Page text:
pexels-photo-733857.jpegA piece of advice from a chronically disorganised person approaching her thirtieth year on this planet: invest in a diary. Preferably in January.  As you may have already learnt, there is so much to juggle on a nursing degree – uni, assignment deadlines, exams, placement, family commitments, paid work, a social life (god forbid!) – meaning that things can come unstuck pretty fast without a bit of organisation. In first year it soon became clear that my usual ‘keep-things-in-my-head-and-pray-nothing-clashes’ approach was not going to work. A simple diary saved my sanity and probably a few friends who were sick of me double booking. The more tech-savvy among you will have this covered with phone calendars etc but I find a good old-fashioned hardback diary works best – I always take this with me to placement so I can plan my ‘off-duty‘ (nursing word for rota) with my mentor and spokes in advance, making sure this fits around uni and other commitments.

FOODpacked lunch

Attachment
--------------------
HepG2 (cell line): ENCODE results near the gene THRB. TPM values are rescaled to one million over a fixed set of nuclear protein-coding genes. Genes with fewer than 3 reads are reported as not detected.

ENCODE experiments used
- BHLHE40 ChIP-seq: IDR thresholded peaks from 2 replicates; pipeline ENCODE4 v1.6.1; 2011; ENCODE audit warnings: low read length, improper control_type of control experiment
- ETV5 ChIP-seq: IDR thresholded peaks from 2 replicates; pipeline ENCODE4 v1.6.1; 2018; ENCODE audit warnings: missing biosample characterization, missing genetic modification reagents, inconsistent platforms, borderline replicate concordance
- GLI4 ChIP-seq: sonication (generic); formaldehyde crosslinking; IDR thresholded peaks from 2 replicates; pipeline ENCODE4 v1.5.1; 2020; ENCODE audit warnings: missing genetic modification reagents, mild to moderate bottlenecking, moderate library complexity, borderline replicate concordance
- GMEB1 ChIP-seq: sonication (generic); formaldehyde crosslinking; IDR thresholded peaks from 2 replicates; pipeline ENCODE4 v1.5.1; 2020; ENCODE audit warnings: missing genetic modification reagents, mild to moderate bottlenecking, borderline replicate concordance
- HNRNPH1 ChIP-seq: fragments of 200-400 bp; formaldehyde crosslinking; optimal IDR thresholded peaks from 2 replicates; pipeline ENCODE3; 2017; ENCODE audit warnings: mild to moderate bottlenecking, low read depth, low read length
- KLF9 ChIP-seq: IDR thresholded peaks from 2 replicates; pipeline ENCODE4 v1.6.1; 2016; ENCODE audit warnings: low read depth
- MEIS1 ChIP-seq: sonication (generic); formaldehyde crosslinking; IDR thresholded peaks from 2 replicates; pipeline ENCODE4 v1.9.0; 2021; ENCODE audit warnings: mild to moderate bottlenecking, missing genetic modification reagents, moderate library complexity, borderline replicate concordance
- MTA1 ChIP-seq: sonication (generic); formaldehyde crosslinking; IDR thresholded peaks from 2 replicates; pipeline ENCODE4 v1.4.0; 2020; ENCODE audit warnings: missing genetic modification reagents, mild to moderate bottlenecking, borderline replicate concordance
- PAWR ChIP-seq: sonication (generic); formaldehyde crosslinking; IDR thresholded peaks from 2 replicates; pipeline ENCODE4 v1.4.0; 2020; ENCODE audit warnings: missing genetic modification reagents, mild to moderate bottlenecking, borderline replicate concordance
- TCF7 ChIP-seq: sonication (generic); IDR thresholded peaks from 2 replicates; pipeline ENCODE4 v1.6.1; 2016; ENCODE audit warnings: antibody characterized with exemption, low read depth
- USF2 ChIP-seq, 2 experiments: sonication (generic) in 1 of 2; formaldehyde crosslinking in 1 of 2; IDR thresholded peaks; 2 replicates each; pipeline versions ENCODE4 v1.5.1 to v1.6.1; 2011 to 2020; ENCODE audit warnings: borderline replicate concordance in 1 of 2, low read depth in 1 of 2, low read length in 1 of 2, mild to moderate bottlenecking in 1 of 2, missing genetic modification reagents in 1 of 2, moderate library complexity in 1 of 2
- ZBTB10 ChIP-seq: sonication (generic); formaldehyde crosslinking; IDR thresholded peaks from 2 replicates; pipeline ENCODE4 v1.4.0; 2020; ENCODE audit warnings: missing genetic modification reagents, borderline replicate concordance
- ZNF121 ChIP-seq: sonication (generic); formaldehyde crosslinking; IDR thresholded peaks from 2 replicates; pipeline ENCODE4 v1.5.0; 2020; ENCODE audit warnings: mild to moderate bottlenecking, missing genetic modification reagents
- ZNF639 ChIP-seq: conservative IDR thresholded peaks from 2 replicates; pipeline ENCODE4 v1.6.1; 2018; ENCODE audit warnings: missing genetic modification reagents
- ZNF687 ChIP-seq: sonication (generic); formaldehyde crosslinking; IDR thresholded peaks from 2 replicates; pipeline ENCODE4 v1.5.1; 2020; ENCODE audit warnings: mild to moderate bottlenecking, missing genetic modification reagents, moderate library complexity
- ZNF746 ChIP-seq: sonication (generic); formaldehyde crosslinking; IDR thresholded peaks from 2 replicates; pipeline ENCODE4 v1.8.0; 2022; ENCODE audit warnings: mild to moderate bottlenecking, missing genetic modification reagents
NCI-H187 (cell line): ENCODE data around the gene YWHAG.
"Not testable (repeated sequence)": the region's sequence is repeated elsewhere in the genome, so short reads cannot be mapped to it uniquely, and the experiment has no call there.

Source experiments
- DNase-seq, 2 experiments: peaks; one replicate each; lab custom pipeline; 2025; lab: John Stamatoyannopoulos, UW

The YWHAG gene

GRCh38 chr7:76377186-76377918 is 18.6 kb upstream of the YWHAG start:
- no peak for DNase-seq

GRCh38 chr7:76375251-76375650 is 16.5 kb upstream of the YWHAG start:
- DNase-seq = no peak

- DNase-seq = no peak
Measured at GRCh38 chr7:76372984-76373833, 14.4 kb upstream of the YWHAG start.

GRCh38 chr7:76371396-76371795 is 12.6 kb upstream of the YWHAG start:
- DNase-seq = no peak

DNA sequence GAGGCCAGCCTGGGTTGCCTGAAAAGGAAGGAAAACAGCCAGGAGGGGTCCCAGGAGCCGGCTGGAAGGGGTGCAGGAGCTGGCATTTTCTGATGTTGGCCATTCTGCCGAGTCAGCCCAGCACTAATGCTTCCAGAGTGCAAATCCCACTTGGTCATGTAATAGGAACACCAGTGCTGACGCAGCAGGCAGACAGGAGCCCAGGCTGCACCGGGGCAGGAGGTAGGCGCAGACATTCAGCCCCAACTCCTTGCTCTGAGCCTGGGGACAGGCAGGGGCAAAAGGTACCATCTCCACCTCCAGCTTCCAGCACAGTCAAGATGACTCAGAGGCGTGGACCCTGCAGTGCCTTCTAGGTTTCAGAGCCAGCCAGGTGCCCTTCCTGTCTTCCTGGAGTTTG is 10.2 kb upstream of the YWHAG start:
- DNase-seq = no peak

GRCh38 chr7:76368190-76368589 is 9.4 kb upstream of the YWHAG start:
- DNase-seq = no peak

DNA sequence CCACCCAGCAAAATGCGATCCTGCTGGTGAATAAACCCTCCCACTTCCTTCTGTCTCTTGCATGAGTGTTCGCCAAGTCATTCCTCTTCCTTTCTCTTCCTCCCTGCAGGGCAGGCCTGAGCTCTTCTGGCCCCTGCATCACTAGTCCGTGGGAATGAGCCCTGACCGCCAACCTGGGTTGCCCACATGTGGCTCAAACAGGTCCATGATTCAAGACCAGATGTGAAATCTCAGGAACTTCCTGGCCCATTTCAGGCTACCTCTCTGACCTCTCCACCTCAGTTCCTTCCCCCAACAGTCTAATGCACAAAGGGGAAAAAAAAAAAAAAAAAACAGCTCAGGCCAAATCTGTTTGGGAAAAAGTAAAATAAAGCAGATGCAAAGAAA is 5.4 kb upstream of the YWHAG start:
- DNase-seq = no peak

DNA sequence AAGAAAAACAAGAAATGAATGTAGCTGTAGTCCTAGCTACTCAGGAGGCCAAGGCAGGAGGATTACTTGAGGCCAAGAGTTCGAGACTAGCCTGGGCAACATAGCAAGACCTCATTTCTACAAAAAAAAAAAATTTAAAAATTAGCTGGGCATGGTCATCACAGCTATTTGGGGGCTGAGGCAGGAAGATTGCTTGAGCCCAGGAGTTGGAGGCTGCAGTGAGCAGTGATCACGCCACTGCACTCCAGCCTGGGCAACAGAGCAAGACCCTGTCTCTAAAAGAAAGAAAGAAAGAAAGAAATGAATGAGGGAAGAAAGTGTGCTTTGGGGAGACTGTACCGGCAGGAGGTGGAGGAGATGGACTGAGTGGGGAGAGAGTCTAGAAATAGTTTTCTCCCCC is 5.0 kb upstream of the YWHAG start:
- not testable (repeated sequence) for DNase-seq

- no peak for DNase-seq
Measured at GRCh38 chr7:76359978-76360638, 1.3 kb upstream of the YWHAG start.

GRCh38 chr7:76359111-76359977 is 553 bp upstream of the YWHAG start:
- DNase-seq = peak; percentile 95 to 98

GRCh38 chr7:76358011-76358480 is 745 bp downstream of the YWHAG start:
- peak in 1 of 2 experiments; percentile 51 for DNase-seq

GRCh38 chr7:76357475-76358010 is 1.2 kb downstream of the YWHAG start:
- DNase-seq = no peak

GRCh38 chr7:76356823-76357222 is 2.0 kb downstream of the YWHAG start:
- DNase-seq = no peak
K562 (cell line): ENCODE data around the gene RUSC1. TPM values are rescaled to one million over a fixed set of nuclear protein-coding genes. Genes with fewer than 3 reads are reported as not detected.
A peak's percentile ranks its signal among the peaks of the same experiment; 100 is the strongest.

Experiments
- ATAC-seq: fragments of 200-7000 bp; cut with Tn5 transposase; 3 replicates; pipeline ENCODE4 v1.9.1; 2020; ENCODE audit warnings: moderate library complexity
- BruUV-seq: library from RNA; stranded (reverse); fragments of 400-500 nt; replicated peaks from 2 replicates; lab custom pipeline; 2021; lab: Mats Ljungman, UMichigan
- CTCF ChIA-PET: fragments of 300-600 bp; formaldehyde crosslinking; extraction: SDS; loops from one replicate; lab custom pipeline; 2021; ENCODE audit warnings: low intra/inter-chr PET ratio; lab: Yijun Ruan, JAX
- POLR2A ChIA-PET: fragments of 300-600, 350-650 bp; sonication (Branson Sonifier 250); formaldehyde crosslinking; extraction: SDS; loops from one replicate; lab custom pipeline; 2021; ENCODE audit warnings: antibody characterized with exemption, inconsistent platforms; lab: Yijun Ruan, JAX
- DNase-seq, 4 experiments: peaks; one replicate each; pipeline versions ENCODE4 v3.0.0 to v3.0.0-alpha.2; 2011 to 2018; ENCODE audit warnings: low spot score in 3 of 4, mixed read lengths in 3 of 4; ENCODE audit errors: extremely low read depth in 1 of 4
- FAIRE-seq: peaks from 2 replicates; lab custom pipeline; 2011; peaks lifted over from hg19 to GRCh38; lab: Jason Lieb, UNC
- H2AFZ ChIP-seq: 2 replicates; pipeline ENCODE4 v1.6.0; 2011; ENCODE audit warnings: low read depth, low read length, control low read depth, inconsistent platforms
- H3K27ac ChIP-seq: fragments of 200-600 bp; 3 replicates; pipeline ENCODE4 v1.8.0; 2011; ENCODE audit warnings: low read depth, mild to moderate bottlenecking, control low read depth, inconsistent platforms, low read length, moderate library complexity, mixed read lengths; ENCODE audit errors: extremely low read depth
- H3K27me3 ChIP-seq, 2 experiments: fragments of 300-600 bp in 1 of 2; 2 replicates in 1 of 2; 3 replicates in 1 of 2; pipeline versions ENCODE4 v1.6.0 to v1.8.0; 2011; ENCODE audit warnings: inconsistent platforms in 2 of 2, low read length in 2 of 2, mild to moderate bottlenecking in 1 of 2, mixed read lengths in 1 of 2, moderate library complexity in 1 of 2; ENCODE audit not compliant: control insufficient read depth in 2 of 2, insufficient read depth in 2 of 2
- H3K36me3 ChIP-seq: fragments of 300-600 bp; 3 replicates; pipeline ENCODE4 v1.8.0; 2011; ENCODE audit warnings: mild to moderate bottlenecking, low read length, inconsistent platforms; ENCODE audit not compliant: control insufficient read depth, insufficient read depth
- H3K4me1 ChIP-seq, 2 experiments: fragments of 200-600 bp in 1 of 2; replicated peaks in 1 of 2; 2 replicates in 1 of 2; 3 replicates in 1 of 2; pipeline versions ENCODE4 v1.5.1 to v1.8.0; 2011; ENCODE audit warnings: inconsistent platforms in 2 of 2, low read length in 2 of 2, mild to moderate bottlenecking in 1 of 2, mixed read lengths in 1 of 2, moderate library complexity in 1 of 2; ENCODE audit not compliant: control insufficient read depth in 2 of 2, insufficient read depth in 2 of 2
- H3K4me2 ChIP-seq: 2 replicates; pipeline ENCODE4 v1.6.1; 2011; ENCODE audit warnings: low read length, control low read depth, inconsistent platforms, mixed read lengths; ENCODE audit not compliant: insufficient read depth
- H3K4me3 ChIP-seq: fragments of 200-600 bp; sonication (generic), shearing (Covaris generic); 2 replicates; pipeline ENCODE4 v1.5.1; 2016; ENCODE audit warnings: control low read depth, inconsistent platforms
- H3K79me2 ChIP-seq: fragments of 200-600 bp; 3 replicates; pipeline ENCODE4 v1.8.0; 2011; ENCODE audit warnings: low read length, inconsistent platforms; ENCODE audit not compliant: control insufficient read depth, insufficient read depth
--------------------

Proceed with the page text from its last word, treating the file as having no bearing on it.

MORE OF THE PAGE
As someone who thinks about food almost all day, I can not emphasise this enough – take a packed lunch with you to placement! Breaks are often short (typically 30 minutes) and the last thing you want to do is run across a large hospital or find a nearby shop to buy an overpriced lunch which you have to wolf down on the way back. You’ll want to spend as much as your break as possible relaxing (ideally sitting down) and recharging for the next part of your shift, so it’s a good idea to bring something with you like a sandwich, last night’s leftovers or even a can of soup so that it’s one less thing to worry about. Most placement areas will have access to a microwave so you’ll be able to heat up something up, though this may be trickier for anyone on district/community placements where you might be out and about. It took me a good few months to get into the habit of packing my lunch, but it has saved me loads of money and hassle meaning I can now fully enjoy my breaks. Invest in a sturdy lunch box and large re-usable water bottle – it’s so easy to get dehydrated when you’re running around on a hot ward, but having a bottle there reminds you to drink. Our blog on healthy eating also has some good tips.